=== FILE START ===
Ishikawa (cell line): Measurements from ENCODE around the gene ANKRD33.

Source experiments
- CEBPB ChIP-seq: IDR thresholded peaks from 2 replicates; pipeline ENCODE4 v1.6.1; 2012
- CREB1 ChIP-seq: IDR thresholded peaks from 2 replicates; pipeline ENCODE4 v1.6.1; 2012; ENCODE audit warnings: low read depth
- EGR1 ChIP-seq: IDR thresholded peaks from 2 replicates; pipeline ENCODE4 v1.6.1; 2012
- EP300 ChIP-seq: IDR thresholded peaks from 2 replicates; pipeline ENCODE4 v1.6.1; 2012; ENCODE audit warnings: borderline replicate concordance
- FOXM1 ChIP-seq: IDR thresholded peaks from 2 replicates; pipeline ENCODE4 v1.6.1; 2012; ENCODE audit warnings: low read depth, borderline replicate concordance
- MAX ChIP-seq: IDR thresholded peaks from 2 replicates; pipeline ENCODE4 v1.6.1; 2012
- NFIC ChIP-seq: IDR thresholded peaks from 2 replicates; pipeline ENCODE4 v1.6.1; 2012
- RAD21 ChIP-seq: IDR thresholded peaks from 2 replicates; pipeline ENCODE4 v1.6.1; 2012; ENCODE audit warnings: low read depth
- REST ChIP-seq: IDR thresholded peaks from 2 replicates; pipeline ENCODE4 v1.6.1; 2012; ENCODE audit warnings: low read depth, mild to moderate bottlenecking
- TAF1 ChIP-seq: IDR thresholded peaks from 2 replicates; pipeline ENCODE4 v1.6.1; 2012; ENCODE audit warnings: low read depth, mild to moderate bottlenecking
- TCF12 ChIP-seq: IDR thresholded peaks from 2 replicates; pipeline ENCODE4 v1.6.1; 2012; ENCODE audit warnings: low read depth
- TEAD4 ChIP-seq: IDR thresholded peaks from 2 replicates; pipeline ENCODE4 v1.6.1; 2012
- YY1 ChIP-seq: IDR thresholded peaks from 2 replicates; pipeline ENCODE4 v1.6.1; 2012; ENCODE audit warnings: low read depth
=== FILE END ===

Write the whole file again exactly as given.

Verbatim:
Ishikawa (cell line): Measurements from ENCODE around the gene ANKRD33.

Source experiments
- CEBPB ChIP-seq: IDR thresholded peaks from 2 replicates; pipeline ENCODE4 v1.6.1; 2012
- CREB1 ChIP-seq: IDR thresholded peaks from 2 replicates; pipeline ENCODE4 v1.6.1; 2012; ENCODE audit warnings: low read depth
- EGR1 ChIP-seq: IDR thresholded peaks from 2 replicates; pipeline ENCODE4 v1.6.1; 2012
- EP300 ChIP-seq: IDR thresholded peaks from 2 replicates; pipeline ENCODE4 v1.6.1; 2012; ENCODE audit warnings: borderline replicate concordance
- FOXM1 ChIP-seq: IDR thresholded peaks from 2 replicates; pipeline ENCODE4 v1.6.1; 2012; ENCODE audit warnings: low read depth, borderline replicate concordance
- MAX ChIP-seq: IDR thresholded peaks from 2 replicates; pipeline ENCODE4 v1.6.1; 2012
- NFIC ChIP-seq: IDR thresholded peaks from 2 replicates; pipeline ENCODE4 v1.6.1; 2012
- RAD21 ChIP-seq: IDR thresholded peaks from 2 replicates; pipeline ENCODE4 v1.6.1; 2012; ENCODE audit warnings: low read depth
- REST ChIP-seq: IDR thresholded peaks from 2 replicates; pipeline ENCODE4 v1.6.1; 2012; ENCODE audit warnings: low read depth, mild to moderate bottlenecking
- TAF1 ChIP-seq: IDR thresholded peaks from 2 replicates; pipeline ENCODE4 v1.6.1; 2012; ENCODE audit warnings: low read depth, mild to moderate bottlenecking
- TCF12 ChIP-seq: IDR thresholded peaks from 2 replicates; pipeline ENCODE4 v1.6.1; 2012; ENCODE audit warnings: low read depth
- TEAD4 ChIP-seq: IDR thresholded peaks from 2 replicates; pipeline ENCODE4 v1.6.1; 2012
- YY1 ChIP-seq: IDR thresholded peaks from 2 replicates; pipeline ENCODE4 v1.6.1; 2012; ENCODE audit warnings: low read depth